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The Student News Site of Colorado State University

The Rocky Mountain Collegian

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The Rocky Mountain Collegian

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The impact of a non-governing student government

Skyler Leonard
Skyler Leonard

What is ASCSU?

Before my junior year, I would have answered this like a reporter should: It is CSU’s student government.

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But as times change and events happen, my answer has shifted to that of a columnist: ASCSU is a non-governmental entity that attempts to represent students.

This switch in thinking was gradual. When I was offered the job as ASCSU Senate Beat Reporter freshman year of college, my first question truly was, “ASCSU? What’s that?”

For most students, I think the idea of student government is an after thought. Between classes, homework, stressful jobs and separate social lives, most students have neither the time nor the energy to care about the issues of their student government. During last year’s ASCSU election cycle, only 16.62 percent of students voted.

Ever since I was a freshman, it seemed clear that one of ASCSU’s main challenges is representing students properly. And as part of a student media group, I can relate completely to this challenge.

Yet, my empathy went away when ASCSU became an illegitimate governing body.

ascsuLast fall, the ASCSU Senate decided to impeach a senator during a closed door executive session. Before they could move into the session, all non-voting members were told to leave the room.

I refused to leave my seat in the senate gallery, alongside other members of the Collegian because we believed we were in the right. No other entity that calls themselves a governing body can impeach an elected official behind close doors. Voters have a right to know why a person they elected is being impeached.

As we later learned from the University administration, ASCSU does not qualify as a governing body, so they are not subject to the same sunshine laws. So we left the senate chambers, and were unable to properly report on the evidence and reasons behind the impeachment of a senator who was supposed to represent students.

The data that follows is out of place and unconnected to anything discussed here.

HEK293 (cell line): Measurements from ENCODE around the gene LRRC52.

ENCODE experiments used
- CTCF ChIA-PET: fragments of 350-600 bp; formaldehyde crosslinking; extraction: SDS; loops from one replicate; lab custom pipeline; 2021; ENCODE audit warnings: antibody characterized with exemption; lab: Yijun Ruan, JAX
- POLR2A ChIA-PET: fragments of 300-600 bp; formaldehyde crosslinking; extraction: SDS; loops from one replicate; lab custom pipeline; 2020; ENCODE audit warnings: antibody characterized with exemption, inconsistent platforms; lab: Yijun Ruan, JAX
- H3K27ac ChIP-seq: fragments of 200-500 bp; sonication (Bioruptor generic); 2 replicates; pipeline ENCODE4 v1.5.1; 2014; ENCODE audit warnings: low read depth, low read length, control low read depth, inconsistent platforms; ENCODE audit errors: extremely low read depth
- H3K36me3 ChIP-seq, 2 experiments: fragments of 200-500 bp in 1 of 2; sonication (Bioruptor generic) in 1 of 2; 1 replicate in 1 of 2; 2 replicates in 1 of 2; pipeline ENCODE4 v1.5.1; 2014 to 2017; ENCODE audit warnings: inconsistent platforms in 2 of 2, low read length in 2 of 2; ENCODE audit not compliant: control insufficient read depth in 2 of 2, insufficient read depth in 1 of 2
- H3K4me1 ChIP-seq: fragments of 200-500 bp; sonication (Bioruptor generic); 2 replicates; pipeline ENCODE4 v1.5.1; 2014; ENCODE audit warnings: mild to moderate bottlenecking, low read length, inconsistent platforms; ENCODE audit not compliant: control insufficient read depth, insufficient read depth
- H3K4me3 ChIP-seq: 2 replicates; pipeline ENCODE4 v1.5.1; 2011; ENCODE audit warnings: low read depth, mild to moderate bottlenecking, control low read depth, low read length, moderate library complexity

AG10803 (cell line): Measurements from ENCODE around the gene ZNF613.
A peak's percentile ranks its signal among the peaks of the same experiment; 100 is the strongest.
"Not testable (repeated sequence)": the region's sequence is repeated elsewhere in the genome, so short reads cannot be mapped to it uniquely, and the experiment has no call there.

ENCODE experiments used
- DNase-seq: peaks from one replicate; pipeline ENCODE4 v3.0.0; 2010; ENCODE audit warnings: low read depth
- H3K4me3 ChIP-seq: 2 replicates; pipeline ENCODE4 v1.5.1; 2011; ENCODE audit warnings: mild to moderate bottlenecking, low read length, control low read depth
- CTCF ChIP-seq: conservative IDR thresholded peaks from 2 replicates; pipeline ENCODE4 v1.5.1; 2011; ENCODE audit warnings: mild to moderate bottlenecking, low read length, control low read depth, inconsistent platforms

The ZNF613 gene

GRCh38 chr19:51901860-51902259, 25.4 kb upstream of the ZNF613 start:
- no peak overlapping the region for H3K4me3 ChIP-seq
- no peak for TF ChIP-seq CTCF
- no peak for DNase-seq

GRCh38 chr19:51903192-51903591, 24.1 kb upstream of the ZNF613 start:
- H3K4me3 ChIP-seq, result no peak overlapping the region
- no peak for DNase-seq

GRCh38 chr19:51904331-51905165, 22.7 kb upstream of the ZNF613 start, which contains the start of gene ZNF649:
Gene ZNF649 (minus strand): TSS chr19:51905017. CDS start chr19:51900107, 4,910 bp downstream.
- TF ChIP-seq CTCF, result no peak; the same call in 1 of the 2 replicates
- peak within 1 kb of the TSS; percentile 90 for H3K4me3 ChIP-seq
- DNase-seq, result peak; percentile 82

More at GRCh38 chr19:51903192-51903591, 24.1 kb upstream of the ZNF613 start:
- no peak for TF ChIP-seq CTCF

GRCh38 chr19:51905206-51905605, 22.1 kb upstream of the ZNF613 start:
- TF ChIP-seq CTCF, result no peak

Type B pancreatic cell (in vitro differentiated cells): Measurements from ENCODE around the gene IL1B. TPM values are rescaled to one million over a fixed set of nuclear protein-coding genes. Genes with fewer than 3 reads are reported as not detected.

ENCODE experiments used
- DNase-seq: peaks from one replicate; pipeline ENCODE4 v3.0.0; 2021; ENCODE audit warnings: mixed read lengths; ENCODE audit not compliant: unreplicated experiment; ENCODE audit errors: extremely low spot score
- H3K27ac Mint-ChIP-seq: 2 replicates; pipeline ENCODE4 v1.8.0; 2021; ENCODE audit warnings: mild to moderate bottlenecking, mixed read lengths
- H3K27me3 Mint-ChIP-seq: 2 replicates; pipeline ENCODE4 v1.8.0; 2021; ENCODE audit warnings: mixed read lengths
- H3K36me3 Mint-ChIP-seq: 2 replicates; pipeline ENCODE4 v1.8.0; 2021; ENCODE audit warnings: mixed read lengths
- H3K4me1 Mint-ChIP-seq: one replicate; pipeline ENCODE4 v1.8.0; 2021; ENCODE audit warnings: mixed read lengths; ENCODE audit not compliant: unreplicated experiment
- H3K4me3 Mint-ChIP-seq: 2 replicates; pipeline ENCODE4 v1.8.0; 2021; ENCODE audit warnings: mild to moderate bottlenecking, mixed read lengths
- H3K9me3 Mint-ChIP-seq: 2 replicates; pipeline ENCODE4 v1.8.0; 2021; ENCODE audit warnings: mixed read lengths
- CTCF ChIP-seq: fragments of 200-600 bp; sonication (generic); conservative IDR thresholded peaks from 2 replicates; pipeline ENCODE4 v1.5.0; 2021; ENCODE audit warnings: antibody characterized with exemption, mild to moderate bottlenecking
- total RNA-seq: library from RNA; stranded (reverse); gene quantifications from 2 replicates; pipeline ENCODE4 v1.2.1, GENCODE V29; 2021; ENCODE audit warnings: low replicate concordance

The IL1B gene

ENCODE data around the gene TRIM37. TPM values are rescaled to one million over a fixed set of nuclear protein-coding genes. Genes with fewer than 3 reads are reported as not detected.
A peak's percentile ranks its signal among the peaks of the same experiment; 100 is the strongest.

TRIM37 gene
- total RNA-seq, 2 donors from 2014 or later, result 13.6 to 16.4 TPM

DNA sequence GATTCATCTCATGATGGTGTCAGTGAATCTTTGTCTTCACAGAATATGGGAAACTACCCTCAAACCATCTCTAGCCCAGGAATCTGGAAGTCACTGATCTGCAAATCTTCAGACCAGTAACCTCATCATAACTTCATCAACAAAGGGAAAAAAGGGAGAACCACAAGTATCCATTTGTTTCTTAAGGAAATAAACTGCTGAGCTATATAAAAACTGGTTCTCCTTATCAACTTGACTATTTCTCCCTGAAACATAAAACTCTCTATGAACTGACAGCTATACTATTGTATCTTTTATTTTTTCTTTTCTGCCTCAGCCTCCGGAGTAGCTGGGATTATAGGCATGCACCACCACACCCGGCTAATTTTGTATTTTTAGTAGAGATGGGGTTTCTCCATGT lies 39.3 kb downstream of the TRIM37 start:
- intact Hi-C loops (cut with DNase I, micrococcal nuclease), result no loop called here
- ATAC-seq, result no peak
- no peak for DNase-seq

This was the first time ASCSU really had to handle an impeachment. And given the fallout of it, it’s no surprise that they want to re-write the procedures surrounding impeachment.

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At Wednesday night’s senate meeting, the procedure changes will be debated, discussed and then possibly voted on. What’s notable about the proposed changes is that the rules would legitimize the behind-closed-door procedures Senate used to impeach a senator in the fall.

I know that there is a lot of good work that ASCSU does and is capable of, but if they are going to fix their public image, passing legislation that proves they do not model a genuine government is not going to help.

What’s the point of an election if a government can impeach those elected behind closed doors and without proper oversight?

When ASCSU goes through its election process this spring, “your student government” will have to face this question head on.

Collegian Columnist Skyler Leonard can be reached at letters@collegian.com or on Twitter @skyler_leonard.

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